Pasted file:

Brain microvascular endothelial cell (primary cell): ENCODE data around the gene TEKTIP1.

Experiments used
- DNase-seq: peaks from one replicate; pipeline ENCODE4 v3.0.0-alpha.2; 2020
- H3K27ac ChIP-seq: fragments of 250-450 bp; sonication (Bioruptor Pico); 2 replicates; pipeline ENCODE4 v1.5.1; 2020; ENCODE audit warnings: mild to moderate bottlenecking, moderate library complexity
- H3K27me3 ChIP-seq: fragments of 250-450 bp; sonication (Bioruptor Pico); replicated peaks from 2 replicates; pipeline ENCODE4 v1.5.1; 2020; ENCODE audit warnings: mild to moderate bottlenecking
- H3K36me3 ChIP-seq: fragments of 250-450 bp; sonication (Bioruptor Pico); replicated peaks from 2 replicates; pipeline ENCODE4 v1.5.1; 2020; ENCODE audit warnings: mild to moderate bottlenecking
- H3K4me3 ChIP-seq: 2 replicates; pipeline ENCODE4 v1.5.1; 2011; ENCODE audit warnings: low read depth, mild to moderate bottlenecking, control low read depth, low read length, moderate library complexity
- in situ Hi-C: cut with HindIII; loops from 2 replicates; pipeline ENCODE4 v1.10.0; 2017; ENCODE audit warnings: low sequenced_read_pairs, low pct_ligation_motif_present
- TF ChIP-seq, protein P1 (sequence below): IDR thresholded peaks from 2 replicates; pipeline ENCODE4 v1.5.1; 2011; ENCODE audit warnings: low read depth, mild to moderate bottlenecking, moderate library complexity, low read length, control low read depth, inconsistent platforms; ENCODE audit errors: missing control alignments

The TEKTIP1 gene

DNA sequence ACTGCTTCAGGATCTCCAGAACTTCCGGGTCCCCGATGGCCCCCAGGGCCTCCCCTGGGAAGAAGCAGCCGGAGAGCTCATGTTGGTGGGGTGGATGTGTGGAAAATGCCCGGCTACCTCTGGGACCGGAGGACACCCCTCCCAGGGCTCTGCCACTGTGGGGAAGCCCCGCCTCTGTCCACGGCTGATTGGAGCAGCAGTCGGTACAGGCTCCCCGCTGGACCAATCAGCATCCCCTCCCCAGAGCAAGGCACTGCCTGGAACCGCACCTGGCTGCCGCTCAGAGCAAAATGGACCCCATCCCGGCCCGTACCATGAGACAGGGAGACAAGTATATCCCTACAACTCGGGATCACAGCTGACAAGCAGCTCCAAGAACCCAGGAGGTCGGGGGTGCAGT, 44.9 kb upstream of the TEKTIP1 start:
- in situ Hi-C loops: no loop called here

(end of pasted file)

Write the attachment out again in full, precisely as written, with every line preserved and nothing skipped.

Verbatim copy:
Brain microvascular endothelial cell (primary cell): ENCODE data around the gene TEKTIP1.

Experiments used
- DNase-seq: peaks from one replicate; pipeline ENCODE4 v3.0.0-alpha.2; 2020
- H3K27ac ChIP-seq: fragments of 250-450 bp; sonication (Bioruptor Pico); 2 replicates; pipeline ENCODE4 v1.5.1; 2020; ENCODE audit warnings: mild to moderate bottlenecking, moderate library complexity
- H3K27me3 ChIP-seq: fragments of 250-450 bp; sonication (Bioruptor Pico); replicated peaks from 2 replicates; pipeline ENCODE4 v1.5.1; 2020; ENCODE audit warnings: mild to moderate bottlenecking
- H3K36me3 ChIP-seq: fragments of 250-450 bp; sonication (Bioruptor Pico); replicated peaks from 2 replicates; pipeline ENCODE4 v1.5.1; 2020; ENCODE audit warnings: mild to moderate bottlenecking
- H3K4me3 ChIP-seq: 2 replicates; pipeline ENCODE4 v1.5.1; 2011; ENCODE audit warnings: low read depth, mild to moderate bottlenecking, control low read depth, low read length, moderate library complexity
- in situ Hi-C: cut with HindIII; loops from 2 replicates; pipeline ENCODE4 v1.10.0; 2017; ENCODE audit warnings: low sequenced_read_pairs, low pct_ligation_motif_present
- TF ChIP-seq, protein P1 (sequence below): IDR thresholded peaks from 2 replicates; pipeline ENCODE4 v1.5.1; 2011; ENCODE audit warnings: low read depth, mild to moderate bottlenecking, moderate library complexity, low read length, control low read depth, inconsistent platforms; ENCODE audit errors: missing control alignments

The TEKTIP1 gene

DNA sequence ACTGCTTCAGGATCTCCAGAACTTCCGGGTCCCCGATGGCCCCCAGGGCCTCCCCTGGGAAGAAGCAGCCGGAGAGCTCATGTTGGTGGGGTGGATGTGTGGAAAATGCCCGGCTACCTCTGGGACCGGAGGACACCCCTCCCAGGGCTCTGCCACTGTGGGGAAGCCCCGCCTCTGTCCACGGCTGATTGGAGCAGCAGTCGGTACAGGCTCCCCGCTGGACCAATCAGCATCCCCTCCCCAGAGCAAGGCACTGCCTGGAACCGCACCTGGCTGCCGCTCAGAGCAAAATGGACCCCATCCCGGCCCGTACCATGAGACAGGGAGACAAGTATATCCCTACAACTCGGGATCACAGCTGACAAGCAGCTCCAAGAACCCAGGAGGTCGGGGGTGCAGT, 44.9 kb upstream of the TEKTIP1 start:
- in situ Hi-C loops: no loop called here